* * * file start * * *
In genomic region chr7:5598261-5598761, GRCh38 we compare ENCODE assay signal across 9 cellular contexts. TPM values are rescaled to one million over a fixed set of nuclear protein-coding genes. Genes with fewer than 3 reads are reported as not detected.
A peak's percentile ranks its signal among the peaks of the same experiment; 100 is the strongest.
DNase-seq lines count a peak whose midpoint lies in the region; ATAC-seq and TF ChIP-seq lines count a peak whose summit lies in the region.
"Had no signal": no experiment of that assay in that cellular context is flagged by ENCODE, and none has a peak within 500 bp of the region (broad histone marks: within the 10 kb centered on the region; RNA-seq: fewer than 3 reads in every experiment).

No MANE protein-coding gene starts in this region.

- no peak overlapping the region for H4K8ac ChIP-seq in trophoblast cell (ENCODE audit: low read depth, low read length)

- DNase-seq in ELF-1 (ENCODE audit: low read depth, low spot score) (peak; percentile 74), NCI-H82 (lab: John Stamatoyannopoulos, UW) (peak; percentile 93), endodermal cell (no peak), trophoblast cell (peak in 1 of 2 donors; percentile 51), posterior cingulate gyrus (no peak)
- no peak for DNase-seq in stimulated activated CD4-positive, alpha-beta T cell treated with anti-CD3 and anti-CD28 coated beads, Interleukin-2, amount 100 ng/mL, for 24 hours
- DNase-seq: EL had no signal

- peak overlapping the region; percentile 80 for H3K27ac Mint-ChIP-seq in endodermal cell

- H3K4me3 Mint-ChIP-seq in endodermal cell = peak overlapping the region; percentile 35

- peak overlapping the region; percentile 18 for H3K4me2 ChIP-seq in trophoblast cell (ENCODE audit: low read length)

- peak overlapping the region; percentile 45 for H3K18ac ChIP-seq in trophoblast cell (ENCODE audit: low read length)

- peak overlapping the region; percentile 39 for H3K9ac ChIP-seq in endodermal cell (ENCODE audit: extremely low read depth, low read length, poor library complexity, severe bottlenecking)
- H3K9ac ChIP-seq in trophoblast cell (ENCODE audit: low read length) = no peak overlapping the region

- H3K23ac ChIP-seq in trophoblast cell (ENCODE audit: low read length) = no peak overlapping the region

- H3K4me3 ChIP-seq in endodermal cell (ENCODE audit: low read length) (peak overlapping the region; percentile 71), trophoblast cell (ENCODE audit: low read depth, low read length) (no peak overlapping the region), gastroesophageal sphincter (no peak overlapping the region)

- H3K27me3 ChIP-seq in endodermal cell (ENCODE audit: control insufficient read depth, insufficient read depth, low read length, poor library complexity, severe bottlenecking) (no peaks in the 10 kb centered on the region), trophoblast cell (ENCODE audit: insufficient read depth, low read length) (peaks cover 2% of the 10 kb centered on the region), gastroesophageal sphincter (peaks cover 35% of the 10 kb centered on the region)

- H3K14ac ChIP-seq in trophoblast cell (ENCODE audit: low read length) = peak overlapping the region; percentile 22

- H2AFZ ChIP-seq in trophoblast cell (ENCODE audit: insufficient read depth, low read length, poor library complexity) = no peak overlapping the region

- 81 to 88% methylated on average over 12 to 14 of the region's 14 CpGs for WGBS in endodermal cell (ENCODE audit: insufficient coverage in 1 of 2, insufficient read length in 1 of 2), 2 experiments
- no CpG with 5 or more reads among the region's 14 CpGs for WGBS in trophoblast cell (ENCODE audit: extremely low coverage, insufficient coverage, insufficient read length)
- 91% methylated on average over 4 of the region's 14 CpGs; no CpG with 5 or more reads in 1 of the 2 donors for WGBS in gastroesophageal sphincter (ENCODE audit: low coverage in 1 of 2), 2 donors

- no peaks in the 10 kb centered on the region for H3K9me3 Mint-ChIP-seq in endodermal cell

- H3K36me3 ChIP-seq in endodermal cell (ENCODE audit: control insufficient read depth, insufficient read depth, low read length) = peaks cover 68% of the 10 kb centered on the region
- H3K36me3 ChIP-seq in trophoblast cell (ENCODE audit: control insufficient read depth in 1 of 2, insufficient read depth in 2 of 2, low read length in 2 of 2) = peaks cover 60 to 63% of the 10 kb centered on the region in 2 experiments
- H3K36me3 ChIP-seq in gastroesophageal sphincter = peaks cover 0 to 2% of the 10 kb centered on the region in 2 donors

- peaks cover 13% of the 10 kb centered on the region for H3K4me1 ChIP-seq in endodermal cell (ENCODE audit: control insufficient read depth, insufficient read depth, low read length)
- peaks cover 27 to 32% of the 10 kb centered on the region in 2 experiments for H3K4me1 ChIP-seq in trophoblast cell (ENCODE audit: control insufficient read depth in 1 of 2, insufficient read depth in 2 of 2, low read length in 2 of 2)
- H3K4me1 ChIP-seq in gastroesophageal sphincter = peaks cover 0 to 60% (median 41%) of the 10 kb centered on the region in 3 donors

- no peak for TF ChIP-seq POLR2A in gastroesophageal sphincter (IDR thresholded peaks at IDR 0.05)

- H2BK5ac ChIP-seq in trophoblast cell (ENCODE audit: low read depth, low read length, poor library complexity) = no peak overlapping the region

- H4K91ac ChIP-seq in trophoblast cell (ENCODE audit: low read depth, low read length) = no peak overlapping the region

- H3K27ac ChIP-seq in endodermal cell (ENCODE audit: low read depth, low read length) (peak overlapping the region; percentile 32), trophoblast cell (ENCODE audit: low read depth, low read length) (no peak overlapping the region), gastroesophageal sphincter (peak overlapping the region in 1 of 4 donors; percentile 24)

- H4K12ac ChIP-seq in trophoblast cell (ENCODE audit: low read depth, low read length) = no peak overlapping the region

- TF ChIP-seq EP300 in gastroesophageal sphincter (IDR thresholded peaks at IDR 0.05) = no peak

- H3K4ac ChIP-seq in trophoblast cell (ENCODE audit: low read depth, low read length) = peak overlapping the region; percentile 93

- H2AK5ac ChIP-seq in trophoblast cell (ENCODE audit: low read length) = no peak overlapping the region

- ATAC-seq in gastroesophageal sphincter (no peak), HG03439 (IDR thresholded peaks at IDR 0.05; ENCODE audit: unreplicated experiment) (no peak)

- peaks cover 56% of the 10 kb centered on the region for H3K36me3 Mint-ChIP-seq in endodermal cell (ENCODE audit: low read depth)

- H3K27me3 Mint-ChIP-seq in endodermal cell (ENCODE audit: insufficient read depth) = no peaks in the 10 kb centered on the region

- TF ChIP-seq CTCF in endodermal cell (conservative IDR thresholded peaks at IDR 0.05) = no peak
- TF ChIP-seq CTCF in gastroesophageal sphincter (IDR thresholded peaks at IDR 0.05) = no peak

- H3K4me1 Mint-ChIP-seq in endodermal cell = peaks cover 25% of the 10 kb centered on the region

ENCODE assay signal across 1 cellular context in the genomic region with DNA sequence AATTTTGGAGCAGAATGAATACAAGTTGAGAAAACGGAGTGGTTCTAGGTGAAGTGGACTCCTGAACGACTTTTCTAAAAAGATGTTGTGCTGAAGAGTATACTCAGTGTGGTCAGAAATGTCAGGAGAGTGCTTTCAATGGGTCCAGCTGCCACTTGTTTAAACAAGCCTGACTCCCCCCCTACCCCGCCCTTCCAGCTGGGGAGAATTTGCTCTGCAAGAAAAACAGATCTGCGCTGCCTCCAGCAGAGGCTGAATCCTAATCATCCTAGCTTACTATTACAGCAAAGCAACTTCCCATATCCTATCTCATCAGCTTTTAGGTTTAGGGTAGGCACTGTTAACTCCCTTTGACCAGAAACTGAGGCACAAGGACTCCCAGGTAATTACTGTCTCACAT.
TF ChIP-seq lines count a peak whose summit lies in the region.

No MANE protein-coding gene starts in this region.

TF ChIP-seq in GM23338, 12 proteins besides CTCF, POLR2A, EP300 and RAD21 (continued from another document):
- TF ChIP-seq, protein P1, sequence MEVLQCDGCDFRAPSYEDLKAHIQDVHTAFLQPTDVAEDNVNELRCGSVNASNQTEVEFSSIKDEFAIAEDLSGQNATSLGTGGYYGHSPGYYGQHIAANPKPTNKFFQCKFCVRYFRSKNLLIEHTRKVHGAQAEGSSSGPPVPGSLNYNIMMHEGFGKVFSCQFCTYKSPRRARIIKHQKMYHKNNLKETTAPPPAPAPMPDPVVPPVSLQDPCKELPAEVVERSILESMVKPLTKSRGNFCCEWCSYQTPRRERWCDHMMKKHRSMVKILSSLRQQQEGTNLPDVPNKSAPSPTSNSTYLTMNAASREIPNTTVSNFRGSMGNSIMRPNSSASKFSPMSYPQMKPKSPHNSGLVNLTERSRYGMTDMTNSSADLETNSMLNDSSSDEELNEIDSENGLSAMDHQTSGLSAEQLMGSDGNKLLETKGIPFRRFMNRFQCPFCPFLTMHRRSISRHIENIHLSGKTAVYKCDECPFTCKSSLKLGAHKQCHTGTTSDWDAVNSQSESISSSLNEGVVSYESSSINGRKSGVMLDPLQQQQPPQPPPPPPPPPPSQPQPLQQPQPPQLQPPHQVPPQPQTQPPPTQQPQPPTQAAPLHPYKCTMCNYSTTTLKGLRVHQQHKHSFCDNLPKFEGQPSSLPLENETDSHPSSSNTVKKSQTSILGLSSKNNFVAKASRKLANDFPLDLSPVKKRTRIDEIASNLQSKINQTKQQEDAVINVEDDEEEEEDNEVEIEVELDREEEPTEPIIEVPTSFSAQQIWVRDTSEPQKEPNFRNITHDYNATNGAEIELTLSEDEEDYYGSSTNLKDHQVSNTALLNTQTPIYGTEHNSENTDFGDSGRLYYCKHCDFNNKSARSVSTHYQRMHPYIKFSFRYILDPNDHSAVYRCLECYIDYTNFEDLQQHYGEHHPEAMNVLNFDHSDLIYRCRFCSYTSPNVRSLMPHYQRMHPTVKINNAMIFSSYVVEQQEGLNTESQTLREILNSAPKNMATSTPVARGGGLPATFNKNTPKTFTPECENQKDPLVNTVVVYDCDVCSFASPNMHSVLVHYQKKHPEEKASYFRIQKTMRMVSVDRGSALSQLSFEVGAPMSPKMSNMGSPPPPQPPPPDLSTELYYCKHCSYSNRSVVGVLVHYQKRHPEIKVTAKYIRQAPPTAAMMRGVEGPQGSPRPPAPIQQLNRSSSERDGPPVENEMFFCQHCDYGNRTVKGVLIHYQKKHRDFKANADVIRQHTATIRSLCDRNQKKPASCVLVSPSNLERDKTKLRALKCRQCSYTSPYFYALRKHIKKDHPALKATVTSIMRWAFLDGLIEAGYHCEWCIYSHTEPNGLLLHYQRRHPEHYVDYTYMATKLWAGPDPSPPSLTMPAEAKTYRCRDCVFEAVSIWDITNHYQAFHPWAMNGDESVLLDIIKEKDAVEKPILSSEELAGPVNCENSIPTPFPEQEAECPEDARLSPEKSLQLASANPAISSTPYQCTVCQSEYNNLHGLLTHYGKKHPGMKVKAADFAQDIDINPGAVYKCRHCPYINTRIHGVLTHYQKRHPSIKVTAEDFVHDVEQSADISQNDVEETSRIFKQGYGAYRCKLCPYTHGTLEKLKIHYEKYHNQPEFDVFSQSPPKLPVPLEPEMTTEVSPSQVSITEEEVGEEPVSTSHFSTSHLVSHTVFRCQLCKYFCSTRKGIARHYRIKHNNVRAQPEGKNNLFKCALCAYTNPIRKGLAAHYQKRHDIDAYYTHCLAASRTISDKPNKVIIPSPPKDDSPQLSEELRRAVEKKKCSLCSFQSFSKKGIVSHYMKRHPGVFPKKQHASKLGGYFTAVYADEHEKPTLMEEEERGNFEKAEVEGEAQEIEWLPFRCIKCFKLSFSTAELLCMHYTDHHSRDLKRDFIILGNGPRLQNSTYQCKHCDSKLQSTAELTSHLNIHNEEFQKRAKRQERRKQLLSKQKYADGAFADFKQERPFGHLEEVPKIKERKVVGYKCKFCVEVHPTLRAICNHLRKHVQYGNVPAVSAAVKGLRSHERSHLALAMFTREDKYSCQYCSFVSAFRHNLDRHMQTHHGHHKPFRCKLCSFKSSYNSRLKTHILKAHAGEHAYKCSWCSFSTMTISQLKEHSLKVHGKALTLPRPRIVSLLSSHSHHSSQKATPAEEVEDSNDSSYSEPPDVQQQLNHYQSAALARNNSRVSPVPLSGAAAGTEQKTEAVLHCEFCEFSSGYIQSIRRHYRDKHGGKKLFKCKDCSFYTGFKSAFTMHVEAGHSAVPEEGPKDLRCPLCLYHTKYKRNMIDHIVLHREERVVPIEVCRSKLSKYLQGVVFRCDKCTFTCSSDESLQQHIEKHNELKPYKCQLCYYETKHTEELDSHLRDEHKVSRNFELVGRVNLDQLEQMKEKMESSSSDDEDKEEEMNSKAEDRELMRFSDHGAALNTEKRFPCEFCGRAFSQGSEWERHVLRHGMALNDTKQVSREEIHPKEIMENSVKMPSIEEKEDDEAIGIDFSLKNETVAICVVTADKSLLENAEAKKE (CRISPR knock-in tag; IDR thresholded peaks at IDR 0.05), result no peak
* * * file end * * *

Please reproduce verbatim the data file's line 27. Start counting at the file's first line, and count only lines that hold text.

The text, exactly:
- H3K36me3 ChIP-seq in gastroesophageal sphincter = peaks cover 0 to 2% of the 10 kb centered on the region in 2 donors